I’m halfway done building my fuel making setup out in the barn. I’ve been getting WVO-based fuel from a friend of mine all summer, while I slowly collected the stuff to build my own. (WVO = Waste Vegetable Oil… i.e. used french fry oil.) In the Spring I gave John as much of the left over Diesel from the old Bothell Genset as he could carry. I fueled my car out of it from January on, then bought/borrowed as many gas cans as I could find and filled them with the fuel. There was still close to 50 gallons left a week before we sold the genset, so I had John take the rest. Once the gas can supply ran out, I got filtered WVO from John. This I mixed 50/50 with pump-bought Diesel. The car runs great on it, and I get over 50 MPG. Not bad for effectively cutting my fuel cost in half! John just took a new job, so he connected me up with the Burger joint where he gets his free oil near his old job. I should have my two-barrel filtering setup done tomorrow, at which point I’ll be in the fuel business… personal consumption only of course. Just pick up 5-10 gallons a week from the burger place, and make my own.

The Jetta is the fourth Diesel car I have owned. I much prefer Diesels, especially turbo-Diesels to gasoline cars for everyday driving. They are reliable, and very economical. They don’t produce greenhouse or CO2 gasses. Yes, they are a bit “sooty” but modern CDI and TDI engines do an amazing job at reducing the smoke – mostly with VERY efficient injections systems and EGR systems (Exhaust Gas Recirulation.)

I guess now that gasoline is at $3.00 a gallon the rest of America is suddenly interested in Diesel cars again. I’ve been casually shopping for a new or used VW or Mercedes Diesel for almost a year, and in the last three months they have gotten virtually impossible to find or buy. I passed on some really nice MB 300 2.5, and 300sdl cars last winter. I should have grabbed them when I had them close at hand. Too bad the ONLY choices for new Diesels are either VW or MB, … or a gigantic full-sized pickup truck. Fuel costs have been rising steadily for four straight years but did Detroit pull their heads out of their SUV asses? Hell no.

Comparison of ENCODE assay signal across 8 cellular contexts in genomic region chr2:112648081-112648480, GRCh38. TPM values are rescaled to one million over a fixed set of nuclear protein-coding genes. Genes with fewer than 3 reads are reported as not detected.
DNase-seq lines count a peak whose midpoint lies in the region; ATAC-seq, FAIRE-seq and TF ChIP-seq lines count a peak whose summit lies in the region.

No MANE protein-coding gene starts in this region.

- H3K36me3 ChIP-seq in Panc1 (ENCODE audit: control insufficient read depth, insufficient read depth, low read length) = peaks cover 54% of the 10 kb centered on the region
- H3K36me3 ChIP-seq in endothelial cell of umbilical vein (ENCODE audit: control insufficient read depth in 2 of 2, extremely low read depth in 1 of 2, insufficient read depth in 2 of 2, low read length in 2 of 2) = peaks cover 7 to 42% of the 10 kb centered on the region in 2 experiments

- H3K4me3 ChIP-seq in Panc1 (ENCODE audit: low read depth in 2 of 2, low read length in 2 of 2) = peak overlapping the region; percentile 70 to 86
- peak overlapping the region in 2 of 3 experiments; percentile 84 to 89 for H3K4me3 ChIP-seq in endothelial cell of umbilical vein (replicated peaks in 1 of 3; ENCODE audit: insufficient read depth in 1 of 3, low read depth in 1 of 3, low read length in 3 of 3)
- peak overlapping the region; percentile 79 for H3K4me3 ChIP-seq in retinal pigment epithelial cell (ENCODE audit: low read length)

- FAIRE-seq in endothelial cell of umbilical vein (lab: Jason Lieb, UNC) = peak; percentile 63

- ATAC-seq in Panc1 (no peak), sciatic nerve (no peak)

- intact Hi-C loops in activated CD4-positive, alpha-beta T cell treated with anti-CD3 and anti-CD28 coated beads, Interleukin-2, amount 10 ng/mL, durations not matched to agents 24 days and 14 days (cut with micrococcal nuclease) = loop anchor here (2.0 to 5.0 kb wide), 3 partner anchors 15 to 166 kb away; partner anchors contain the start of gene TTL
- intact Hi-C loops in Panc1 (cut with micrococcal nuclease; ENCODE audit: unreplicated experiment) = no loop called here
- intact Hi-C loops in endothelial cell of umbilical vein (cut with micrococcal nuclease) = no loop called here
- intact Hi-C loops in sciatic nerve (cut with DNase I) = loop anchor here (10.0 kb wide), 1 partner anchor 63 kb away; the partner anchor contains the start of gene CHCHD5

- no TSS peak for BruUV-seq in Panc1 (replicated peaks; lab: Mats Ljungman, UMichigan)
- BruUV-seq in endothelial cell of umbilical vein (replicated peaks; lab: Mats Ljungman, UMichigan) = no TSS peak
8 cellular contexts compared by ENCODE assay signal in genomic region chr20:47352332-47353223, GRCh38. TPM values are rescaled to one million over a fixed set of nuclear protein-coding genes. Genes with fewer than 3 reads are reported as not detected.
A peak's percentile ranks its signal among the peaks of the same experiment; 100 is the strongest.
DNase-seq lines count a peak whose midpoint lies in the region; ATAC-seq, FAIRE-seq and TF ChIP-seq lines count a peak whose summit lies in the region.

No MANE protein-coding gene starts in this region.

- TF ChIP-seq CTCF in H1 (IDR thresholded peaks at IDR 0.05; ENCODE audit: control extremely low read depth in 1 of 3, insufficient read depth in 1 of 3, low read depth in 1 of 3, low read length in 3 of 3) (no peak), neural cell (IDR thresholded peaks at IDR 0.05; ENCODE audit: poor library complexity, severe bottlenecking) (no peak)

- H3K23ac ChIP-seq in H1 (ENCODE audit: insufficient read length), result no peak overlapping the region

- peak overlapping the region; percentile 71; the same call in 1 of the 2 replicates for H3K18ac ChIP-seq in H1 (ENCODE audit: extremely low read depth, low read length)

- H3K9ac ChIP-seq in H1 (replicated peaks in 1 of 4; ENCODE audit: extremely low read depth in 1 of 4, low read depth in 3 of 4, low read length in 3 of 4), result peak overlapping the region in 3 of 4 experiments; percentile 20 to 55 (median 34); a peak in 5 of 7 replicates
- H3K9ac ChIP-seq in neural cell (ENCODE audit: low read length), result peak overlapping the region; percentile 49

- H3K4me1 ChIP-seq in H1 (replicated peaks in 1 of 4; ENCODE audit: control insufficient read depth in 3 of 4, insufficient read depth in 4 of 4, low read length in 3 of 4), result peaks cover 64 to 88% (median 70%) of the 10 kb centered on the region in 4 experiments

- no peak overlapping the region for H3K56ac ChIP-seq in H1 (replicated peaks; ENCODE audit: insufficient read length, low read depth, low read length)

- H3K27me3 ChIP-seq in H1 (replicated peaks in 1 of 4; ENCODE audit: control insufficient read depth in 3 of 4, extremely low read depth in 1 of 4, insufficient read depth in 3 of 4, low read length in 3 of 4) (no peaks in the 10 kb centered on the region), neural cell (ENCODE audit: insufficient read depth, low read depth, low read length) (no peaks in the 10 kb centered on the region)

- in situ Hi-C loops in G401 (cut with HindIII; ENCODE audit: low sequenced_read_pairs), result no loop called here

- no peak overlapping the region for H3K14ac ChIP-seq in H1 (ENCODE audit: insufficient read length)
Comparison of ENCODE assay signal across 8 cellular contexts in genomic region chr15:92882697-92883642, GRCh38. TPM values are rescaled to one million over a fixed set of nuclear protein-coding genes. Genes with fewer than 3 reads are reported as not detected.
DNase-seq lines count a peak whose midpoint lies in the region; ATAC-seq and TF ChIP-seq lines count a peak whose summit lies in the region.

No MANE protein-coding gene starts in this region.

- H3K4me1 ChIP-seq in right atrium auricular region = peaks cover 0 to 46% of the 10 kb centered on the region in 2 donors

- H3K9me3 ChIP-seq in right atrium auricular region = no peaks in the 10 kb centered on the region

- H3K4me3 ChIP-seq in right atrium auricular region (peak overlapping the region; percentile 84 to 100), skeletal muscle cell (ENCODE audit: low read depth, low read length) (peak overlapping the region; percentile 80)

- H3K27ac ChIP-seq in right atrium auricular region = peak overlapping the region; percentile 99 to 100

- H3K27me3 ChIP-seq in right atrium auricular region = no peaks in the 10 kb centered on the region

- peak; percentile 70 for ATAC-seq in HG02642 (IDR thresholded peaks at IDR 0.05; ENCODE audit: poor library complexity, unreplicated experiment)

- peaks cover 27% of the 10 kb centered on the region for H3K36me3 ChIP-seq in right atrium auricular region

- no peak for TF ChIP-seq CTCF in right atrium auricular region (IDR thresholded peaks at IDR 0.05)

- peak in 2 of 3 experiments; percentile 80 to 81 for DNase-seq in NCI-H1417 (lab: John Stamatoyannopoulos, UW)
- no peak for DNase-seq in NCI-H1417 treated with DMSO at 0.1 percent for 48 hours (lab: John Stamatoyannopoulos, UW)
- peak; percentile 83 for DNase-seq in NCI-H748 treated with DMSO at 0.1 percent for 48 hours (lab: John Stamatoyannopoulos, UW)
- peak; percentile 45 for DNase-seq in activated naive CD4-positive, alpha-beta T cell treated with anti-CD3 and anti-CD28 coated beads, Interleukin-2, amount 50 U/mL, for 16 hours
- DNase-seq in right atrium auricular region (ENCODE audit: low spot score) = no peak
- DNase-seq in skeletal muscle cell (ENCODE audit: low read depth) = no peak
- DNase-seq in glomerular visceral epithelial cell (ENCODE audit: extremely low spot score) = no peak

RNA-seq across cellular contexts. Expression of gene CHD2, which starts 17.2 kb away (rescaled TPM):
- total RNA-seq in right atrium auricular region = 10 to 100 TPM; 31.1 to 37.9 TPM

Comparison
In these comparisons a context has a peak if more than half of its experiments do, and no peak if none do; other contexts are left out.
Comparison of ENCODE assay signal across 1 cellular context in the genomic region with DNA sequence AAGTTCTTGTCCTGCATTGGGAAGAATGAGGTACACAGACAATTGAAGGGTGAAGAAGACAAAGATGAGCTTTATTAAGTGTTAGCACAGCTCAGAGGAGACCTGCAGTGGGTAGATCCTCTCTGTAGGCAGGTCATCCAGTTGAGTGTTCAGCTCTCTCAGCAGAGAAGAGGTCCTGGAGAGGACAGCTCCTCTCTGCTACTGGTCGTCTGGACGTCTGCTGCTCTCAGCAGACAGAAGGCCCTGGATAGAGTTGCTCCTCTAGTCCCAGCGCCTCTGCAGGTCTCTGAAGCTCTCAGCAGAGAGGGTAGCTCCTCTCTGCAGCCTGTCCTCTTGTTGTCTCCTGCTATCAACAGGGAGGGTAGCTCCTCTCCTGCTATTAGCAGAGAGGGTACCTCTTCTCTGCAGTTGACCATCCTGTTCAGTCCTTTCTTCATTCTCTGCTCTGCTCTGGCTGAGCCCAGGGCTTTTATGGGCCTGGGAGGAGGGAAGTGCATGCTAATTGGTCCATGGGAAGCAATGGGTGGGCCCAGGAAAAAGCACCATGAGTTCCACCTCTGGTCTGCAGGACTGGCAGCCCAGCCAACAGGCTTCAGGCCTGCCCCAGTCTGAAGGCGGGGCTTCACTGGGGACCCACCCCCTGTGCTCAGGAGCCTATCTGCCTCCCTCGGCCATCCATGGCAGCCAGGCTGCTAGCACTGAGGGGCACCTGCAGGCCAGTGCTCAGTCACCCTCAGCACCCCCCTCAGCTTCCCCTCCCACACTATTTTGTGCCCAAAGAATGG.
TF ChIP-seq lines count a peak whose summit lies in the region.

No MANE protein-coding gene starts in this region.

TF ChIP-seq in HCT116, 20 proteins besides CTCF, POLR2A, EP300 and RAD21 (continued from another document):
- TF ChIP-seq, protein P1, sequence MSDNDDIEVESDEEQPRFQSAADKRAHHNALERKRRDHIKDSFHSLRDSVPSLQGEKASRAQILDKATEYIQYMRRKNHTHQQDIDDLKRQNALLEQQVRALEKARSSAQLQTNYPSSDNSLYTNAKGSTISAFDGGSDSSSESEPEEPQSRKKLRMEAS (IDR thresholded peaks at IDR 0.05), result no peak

VW is the lone seller of a full line of Diesels… from the Beetle all the way up to the Passat have a TDI option. MB only offers an E Class Diesel now in the US I think. I don’t make enough money to fork over big bucks for a new Mercedes though.

Anyway, once my fuel setup is done I’ll photograph it and post it here.

No Comment, just comments requested

Yeah, I know that this is a big week for technology… especially Apple. Unfortunately I don’t have any comment because I’m too busy working in the technology business to have any time to comment at the moment. =)

I may be looking for some geek help next week though. Sue left her gig at the Skagit County Public Defender and is now a consulting Attorney for a Defender’s association. She’s also looking to pick up some private practice in Snohomish, and maybe Skagit counties. She’s looking at putting an ad in the yellow pages, but I was thinking that whipping up a quick website and buying some Google Ad Words might be a better use of her money. Especially since the phone directory people want like $500 a month(!) and it seems like with Google you are getting something more tangible in terms of traffic for your revenue.